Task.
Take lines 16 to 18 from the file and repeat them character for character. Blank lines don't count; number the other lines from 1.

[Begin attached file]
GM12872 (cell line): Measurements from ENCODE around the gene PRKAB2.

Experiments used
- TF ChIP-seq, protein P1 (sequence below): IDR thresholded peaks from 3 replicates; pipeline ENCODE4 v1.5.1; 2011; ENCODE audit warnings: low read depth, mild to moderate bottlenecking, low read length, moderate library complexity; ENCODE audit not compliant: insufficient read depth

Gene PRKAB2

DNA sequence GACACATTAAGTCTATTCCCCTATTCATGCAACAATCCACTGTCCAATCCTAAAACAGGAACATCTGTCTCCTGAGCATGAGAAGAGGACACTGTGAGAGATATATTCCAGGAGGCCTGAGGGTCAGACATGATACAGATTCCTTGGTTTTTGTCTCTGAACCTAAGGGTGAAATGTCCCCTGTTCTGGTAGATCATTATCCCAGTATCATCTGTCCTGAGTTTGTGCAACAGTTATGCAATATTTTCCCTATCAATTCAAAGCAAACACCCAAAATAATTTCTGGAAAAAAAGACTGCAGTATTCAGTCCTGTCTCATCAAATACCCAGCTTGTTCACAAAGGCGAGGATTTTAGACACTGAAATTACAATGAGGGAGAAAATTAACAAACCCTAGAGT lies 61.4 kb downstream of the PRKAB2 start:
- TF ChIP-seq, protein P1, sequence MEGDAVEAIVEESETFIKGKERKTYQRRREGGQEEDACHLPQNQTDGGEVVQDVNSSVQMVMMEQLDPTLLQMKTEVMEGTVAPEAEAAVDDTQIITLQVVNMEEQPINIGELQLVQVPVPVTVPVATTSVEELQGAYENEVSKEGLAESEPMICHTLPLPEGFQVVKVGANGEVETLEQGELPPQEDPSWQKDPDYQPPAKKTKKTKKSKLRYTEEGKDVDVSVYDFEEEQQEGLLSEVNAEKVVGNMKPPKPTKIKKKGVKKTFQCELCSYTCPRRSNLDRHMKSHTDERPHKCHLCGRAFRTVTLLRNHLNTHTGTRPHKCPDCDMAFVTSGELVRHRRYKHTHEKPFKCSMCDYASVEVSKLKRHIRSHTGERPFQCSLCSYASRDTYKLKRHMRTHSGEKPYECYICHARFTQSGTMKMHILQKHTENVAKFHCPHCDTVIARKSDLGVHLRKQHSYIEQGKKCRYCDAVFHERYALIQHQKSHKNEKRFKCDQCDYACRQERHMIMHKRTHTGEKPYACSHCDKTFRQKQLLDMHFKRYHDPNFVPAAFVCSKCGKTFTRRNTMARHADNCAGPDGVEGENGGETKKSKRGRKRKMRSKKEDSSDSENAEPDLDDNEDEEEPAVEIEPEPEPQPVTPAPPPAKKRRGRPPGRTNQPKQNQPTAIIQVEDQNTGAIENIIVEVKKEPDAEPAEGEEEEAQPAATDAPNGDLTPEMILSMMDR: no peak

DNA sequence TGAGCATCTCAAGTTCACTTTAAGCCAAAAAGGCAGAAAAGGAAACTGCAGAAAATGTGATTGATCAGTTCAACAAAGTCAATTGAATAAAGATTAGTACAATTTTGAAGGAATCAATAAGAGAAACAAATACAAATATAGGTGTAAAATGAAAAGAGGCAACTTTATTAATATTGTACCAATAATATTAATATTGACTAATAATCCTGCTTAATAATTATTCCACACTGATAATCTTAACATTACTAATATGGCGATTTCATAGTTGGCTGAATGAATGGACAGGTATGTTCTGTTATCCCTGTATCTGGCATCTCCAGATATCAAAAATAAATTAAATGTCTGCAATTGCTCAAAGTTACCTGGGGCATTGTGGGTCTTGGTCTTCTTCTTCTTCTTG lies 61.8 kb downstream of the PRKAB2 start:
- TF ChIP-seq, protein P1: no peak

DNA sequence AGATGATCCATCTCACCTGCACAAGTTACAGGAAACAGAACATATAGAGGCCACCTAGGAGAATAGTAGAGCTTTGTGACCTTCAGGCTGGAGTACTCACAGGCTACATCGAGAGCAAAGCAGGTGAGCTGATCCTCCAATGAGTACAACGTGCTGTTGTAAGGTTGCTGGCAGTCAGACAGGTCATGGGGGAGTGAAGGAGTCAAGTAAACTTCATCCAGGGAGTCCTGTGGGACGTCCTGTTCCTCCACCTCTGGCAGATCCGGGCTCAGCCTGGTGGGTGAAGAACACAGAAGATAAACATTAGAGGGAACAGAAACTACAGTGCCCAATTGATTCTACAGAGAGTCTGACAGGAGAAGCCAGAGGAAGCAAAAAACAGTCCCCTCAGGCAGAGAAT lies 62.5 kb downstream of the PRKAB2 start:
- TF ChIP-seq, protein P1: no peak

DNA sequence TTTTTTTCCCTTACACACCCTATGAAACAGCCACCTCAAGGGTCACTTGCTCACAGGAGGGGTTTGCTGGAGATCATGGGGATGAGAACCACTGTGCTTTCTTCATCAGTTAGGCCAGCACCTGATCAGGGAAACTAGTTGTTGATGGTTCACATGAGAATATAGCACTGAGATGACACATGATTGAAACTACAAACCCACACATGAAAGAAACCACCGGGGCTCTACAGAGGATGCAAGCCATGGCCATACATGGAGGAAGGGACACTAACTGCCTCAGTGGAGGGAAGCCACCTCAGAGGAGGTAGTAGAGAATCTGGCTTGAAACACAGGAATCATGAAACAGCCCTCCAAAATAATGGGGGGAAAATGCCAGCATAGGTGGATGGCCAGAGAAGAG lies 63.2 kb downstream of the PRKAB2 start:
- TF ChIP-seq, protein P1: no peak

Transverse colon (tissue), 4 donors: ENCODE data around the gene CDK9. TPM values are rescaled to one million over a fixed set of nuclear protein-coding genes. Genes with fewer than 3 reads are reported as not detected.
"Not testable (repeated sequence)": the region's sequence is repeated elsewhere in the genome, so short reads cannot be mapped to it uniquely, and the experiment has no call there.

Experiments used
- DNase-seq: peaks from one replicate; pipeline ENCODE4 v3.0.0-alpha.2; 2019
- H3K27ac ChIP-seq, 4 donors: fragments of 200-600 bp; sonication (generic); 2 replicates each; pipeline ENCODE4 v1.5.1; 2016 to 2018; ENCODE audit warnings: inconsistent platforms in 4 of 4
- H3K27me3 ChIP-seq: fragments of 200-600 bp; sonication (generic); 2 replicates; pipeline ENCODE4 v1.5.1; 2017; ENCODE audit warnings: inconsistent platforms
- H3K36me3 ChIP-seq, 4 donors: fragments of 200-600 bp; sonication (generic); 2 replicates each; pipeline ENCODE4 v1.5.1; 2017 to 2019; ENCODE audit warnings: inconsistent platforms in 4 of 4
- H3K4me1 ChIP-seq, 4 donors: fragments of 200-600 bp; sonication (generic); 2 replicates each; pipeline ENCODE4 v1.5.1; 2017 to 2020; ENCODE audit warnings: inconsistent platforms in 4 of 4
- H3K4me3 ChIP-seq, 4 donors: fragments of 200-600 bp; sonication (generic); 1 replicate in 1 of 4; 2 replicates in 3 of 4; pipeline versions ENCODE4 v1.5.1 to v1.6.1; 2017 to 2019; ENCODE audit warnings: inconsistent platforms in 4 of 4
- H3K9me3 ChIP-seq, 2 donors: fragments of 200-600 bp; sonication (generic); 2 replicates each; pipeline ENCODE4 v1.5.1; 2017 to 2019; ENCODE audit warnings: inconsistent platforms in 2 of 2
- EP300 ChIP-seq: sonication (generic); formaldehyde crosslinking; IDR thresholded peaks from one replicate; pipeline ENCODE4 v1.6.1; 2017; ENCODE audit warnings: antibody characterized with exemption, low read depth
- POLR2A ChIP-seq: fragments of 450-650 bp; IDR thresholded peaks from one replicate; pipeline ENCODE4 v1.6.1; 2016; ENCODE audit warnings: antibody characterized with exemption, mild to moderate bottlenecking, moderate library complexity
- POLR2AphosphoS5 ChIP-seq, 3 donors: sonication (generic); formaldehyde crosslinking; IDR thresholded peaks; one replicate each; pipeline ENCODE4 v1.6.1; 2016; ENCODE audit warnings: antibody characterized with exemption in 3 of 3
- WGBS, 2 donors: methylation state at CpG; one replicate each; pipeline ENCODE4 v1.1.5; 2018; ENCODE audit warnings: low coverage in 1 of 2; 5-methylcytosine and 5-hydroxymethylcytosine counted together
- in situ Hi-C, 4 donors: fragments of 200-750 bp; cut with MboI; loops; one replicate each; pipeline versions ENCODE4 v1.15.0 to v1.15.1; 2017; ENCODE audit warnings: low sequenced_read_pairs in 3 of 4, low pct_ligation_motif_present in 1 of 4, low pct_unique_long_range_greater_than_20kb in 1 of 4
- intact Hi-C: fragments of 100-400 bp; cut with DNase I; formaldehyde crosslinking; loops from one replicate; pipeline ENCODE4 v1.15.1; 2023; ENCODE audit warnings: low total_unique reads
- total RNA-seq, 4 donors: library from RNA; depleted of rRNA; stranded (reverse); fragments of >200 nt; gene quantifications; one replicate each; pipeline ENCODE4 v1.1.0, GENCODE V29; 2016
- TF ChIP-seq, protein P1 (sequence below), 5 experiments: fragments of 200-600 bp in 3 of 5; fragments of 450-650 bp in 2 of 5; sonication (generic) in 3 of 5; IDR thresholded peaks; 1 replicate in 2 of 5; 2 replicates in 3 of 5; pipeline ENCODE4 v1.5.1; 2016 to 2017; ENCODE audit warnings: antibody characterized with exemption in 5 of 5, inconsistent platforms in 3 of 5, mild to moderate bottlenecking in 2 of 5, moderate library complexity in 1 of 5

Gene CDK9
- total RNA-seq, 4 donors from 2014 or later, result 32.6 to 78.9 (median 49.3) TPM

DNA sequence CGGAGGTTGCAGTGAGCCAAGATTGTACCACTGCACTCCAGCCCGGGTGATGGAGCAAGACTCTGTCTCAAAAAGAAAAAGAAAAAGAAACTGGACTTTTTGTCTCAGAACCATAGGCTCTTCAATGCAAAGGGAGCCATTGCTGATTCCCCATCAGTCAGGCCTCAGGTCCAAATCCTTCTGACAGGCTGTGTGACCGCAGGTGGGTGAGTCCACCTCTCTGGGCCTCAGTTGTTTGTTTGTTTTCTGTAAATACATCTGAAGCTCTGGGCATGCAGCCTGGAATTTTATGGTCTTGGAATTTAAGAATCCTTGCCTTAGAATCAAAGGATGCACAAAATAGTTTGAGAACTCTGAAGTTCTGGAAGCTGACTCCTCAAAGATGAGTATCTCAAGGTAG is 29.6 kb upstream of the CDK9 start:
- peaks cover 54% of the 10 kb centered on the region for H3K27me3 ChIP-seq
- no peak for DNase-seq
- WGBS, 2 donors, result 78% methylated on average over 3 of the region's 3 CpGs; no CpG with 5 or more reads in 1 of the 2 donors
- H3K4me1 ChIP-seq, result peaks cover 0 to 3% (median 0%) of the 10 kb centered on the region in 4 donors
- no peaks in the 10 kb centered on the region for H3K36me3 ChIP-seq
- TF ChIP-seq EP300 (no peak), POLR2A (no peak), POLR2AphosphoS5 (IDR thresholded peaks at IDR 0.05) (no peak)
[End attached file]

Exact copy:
- DNase-seq: peaks from one replicate; pipeline ENCODE4 v3.0.0-alpha.2; 2019
- H3K27ac ChIP-seq, 4 donors: fragments of 200-600 bp; sonication (generic); 2 replicates each; pipeline ENCODE4 v1.5.1; 2016 to 2018; ENCODE audit warnings: inconsistent platforms in 4 of 4
- H3K27me3 ChIP-seq: fragments of 200-600 bp; sonication (generic); 2 replicates; pipeline ENCODE4 v1.5.1; 2017; ENCODE audit warnings: inconsistent platforms